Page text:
This month marks my 3 year anniversary of working for myself. I think it was undoubtedly the right decision, but it doesn’t quite feel firm and real. Here are some lessons learned as I enter my third year.
Learn how to work, or fail
I think the hardest lesson for me is that the biggest challenge has not been the technical piece. I know how to do that, and I’d like to think I do it well. I even have somewhat of a grasp on the sales and marketing piece. The hardest part is the daily art of working.
I’ve said it many times before, but there is so much scaffolding that comes from having a workplace, co-workers, and a boss telling you what to do. You expect to just be able to get stuff done when you work for yourself, and that’s just not the case. It’s frustratingly difficult.
In reality, there is a whole suite of skills that need to be learned to work for yourself, to work from home, etc. for example:
- Switching between strategy and execution
- Setting boundaries at home
- Scheduling work
- Identifying what’s profitable and drives the business forward
- Tolerating financial and career uncertainty
My biggest regret has been not focusing on these things from day one. My biggest struggle right now is the art of daily working and daily success.
Invest in your environment
Related to that, in the last 5 months, my royalties have been at an all time high. That this feels real and stable, and has caused me to reinvest in my environment. I think that is also something I wish I had done earlier.
When I first started, I was using the same laptop for both leisure and work, and this quickly lead to a poor work-life balance and everything feeling like a blur. For the longest time I used a $100 desk from Staples.
More recently, I purchased a standing desk and it has been wonderful. I bought three 27″ monitors. I bought a streamdeck and use it for time tracking launching applications. I purchased $400 headphones, which feels utterly decadent. But I’m realizing it’s all worth it.
Ultimately, not investing in my environment for so long is a kind of stubbornness. I keep expecting to just be able to work, but this depends on some reservoir of willpower and focus, which is always more limited that I expect. Too often I indulge in “should” thinking.
How much money do you need?
One thing that has been a point of frustration is that my top line revenue for the past 3 years has been fairly flat. And sometimes I wonder if I’ve made a mistake. But just looking at top line revenue doesn’t tell the whole story.
First, if you look at where that revenue came from, there’s been a huge shift over time. That first year, 80% of my income was consulting and 20% was royalties. And much of that consulting was work I didn’t want to do, but did to pay the bills. By year three, that ratio has flipped. Covid tanked a lot of consulting but doubled my viewership.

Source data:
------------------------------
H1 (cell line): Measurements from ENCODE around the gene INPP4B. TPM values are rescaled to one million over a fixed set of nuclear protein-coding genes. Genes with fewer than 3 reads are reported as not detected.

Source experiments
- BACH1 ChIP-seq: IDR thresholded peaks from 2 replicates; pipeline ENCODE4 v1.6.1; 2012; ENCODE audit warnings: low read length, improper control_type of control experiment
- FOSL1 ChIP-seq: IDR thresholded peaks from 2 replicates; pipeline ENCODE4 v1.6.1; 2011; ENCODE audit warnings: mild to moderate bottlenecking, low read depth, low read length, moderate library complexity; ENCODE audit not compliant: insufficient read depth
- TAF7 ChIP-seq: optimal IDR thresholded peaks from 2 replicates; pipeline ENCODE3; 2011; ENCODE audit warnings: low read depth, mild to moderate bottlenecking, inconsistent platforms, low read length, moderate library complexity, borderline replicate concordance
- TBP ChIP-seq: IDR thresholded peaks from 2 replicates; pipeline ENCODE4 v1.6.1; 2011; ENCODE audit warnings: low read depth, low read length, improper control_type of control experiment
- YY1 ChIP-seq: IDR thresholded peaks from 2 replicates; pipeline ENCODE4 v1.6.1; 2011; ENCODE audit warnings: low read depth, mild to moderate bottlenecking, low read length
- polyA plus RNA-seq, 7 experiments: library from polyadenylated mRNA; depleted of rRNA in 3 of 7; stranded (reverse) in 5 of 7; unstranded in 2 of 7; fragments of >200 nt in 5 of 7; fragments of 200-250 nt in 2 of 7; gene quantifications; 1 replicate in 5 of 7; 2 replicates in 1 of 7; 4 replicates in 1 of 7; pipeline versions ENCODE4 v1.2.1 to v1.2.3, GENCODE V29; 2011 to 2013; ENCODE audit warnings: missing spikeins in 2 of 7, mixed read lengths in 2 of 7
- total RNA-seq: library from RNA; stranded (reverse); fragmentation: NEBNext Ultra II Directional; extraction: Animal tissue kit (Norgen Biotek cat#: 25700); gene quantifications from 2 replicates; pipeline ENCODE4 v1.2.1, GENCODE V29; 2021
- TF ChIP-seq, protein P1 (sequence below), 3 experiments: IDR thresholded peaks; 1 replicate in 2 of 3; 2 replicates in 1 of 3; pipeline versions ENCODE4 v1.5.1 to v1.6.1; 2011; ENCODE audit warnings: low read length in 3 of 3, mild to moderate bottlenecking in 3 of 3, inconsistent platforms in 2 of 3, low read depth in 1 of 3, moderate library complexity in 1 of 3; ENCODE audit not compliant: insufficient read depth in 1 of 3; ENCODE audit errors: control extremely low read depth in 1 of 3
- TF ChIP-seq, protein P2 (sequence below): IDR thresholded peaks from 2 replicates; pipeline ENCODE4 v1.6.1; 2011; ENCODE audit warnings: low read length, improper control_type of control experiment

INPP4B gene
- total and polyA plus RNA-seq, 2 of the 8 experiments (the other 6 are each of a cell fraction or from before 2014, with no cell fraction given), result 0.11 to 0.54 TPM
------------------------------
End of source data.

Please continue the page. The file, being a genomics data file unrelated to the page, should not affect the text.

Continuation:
One big benefit of that is now my income, while not higher, has become more stable and predictable. Not once during the pandemic did we have to worry about paying the mortgage. In contrast, I know a couple consultant friends who had to go back to getting a job.
Another benefit has been supreme flexibility. It comes with frustrations, as mentioned above, but I’ve been able to just take a day off, whenever I want. I can take my mom to a bird fair, and it’s fine. I think a lot about folks who get promoted, make an extra $20k but are working 50 hours per week and are miserable. I try to remind myself that I’ve take the reverse choice.
So what’s next?
I plan to continue doing consulting on Power BI and the Azure data platform. I think it’s essential as an instructor to stay grounded and relevant. And I enjoy it! But I’m accepting that my main job is to be a perpetual newbie, having to constantly learn technology and package it up for others. This means focusing on instructional design and, more importantly, how to get work done on a daily basis.
In the short term, I’m working on 3 Power BI courses for Q4 and then hopefully taking the last 6 weeks off for 2021!
2 thoughts on “Lessons learned from being self-employed, 3 years in”
Congrats on completing year three. Most small businesses never make it to year three.
Congratulations on making the shift and surviving to tell the tale. I work in a school ( not made the jump) where school results have been largely flat oer a few years now. This is simply because the school is not taking a risk to change it’s ways or chaning the way of doing things.
You will see different outcomes ONLY if you make changes to way you operate. I only wish I had the courage you have.
That’s all I can say and wish you well.
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